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5 Ways To Improve Your Credit Score

Author : Jim Brown

Once you've filed for bankruptcy, how do you make the most of it? One thing that you may not realize is that your credit score may have actually improved after you filed.

It may be hard to believe given the nature of bankruptcy, but most of our clients actually see their credit score improve after filing bankruptcy. This is just further proof that bankruptcy doesn't hurt your credit. It's important that you don't confuse having a bankruptcy on your credit report with its effect on your credit score. While it is still a negative mark on your score, the debt that is eliminated from filing usually outweighs the bad mark itself. That debt that was weighing you down before is no longer a negative factor on your scoring. Good news! Right? And it's not like there's going to be a scarlet "B" on your chest. In a difficult time you chose the most responsible way to protect your family. Now you've put yourself back on the road to good credit, but how do you stay on it? These are some quick tips that will help increase your credit score, and keep it up.

1) Know what your score is

Your credit score is a fickle beast, it changes from month to month. You are entitled to a free report from each of the three major credit bureaus every year. Do not fall for a scam service that offers you all three reports for a fee. Make sure everything on your report is correct when you receive it. You want to make sure that any debt that was included in your bankruptcy is noted on the report. If there is an error, notify the credit bureau in writing as soon as possible.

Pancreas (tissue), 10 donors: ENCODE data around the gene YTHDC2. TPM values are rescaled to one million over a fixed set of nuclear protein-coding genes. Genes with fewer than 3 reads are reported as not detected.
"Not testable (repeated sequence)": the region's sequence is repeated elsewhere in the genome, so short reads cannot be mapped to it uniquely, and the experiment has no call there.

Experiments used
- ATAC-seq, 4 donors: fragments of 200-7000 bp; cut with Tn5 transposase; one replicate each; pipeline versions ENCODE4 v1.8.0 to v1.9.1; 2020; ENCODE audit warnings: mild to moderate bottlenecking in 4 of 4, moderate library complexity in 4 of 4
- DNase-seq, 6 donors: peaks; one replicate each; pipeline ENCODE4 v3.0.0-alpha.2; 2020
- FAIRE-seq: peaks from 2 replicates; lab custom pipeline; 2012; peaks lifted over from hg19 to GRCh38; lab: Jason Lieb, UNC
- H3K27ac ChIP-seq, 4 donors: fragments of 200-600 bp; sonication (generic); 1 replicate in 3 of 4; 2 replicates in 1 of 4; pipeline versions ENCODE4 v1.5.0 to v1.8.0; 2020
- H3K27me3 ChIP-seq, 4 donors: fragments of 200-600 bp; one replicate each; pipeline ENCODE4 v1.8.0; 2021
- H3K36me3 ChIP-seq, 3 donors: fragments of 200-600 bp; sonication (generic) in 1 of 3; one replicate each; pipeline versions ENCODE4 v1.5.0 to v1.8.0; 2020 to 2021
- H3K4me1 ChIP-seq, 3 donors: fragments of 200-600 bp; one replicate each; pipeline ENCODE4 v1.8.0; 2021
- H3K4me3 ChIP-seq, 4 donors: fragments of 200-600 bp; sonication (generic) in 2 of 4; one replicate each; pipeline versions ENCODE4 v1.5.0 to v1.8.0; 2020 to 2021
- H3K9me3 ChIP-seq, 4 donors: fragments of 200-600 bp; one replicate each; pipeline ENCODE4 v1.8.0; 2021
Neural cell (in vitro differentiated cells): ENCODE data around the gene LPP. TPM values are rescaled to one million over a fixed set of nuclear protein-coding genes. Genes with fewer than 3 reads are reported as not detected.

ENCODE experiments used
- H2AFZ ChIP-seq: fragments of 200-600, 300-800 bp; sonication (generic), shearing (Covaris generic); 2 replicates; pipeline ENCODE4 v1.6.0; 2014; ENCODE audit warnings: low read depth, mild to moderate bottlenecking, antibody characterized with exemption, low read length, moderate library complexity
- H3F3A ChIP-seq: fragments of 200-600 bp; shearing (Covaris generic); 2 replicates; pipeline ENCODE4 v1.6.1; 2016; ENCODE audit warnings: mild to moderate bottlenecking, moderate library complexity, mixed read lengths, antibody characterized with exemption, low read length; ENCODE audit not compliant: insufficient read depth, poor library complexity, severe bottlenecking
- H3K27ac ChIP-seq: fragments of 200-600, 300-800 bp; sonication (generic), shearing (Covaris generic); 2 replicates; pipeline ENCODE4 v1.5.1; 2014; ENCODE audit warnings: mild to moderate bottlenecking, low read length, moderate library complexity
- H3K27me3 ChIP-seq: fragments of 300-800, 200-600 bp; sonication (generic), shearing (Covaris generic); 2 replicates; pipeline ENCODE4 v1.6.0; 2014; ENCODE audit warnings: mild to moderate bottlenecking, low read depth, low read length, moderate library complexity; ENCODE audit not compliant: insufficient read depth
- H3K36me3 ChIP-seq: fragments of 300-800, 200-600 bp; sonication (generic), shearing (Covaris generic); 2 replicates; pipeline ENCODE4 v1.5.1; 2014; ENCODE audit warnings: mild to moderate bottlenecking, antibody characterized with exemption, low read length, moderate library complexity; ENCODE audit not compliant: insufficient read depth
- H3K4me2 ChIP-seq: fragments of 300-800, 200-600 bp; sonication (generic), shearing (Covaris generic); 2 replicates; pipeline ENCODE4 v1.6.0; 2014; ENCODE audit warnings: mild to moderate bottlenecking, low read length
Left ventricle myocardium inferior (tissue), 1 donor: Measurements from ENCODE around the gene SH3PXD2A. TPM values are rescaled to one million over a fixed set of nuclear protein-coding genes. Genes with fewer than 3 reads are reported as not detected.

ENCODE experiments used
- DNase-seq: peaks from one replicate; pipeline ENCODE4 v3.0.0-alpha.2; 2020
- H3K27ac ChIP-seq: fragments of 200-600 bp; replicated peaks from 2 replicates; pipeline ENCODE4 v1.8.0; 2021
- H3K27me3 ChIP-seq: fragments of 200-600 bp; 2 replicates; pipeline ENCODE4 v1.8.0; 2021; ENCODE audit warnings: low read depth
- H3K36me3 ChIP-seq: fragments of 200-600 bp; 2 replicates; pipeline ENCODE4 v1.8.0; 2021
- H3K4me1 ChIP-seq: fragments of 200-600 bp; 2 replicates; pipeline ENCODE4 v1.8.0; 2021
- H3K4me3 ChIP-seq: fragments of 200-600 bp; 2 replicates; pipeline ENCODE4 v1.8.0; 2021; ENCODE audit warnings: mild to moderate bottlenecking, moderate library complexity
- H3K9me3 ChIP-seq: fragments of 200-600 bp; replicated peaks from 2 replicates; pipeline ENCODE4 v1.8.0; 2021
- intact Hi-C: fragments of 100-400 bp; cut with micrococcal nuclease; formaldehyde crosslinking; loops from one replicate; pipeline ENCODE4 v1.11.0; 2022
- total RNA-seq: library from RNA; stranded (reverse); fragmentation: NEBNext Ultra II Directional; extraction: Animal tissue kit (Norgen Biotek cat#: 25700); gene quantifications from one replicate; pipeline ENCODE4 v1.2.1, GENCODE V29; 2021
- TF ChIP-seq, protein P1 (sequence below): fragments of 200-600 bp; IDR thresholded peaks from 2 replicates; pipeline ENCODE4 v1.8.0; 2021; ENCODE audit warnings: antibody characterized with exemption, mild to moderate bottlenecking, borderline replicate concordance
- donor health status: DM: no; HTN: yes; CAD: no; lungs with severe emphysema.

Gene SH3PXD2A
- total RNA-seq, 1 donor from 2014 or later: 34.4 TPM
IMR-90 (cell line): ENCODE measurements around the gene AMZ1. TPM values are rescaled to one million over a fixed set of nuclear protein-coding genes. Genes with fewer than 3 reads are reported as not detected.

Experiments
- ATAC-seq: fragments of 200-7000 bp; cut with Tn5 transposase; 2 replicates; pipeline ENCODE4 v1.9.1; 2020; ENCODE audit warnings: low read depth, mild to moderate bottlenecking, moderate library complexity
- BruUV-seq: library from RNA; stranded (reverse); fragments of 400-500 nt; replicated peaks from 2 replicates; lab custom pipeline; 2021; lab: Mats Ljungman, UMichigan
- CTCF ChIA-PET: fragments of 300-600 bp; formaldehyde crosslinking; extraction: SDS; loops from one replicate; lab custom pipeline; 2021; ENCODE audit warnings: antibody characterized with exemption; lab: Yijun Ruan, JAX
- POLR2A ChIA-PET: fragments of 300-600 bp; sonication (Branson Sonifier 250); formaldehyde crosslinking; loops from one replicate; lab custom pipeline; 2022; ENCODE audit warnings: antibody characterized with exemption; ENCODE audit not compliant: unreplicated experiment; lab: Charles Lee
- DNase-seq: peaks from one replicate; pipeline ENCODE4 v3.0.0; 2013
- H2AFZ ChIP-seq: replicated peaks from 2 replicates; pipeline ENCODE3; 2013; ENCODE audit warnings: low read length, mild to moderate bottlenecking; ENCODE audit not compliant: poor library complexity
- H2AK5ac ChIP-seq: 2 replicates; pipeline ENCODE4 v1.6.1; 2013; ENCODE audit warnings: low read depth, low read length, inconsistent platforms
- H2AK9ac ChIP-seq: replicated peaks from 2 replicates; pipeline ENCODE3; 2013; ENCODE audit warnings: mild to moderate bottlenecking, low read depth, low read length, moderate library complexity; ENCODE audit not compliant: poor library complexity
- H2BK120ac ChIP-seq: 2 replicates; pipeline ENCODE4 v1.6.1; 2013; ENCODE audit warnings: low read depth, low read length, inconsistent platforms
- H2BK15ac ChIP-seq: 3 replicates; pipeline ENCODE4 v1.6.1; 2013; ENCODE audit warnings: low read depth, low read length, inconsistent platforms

2) Get a credit card, pay it off every month, repeat.

It will help you to reestablish credit if you have and pay off your credit card. The best way to do this is to spend on it carefully. Make sure not to charge more on it than you can pay off at the end of the month. This is important because you may be limited to higher interest cards. Repeatedly paying off the entire balance of a card each month can help improve your score, even if your limit is low.

3) Work your way to a higher limit

You have a credit card you can pay off every month, great. But how close do you get to reaching its limit? Ideally you only want to spend about 1/3 of your credit card's limit each month. Once you've had the card and repeatedly paid it off for a few months, call and ask for a higher limit. This should only be done if you really need, and will be able to pay it off each month. It can actually be negative to have too much unused credit. Try to stay around 50% of your credit limit for that card.

4) Pay your bills on time

Just like when you pay your credit card every month, paying your bills helps build credit as well. Look into setting up automatic payments through your bank and then double checking to make sure they go through.

5) Check your habits If you filed bankruptcy in the first place due in part to questionable habits, now is the time to change that. Make a budget every month, and stick to it!

Getting out of debt is difficult, but the decision to file for bankruptcy is the first step in the right direction. If you find yourself struggling with debt be sure to contact an experienced bankruptcy lawyer for a free consultation to see what your best options are. It never hurts to ask.

Author's Resource Box

James Brown is a personal bankruptcy attorney in St. Louis, Missouri. He has filed over 30,000 bankruptcy cases and published many books and articles. You can find out the latest developments on personal bankruptcy law at his blog or his website for the best tips on how to prepare for your bankruptcy and find a great bankruptcy attorney.

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Tags:   improve credit score, life after bankruptcy, Missouri bankruptcy, Illinois bankruptcy, Missouri and Illinois consumer guide, free credit report

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Submitted : 2010-12-14    Word Count : 1    Times Viewed: 114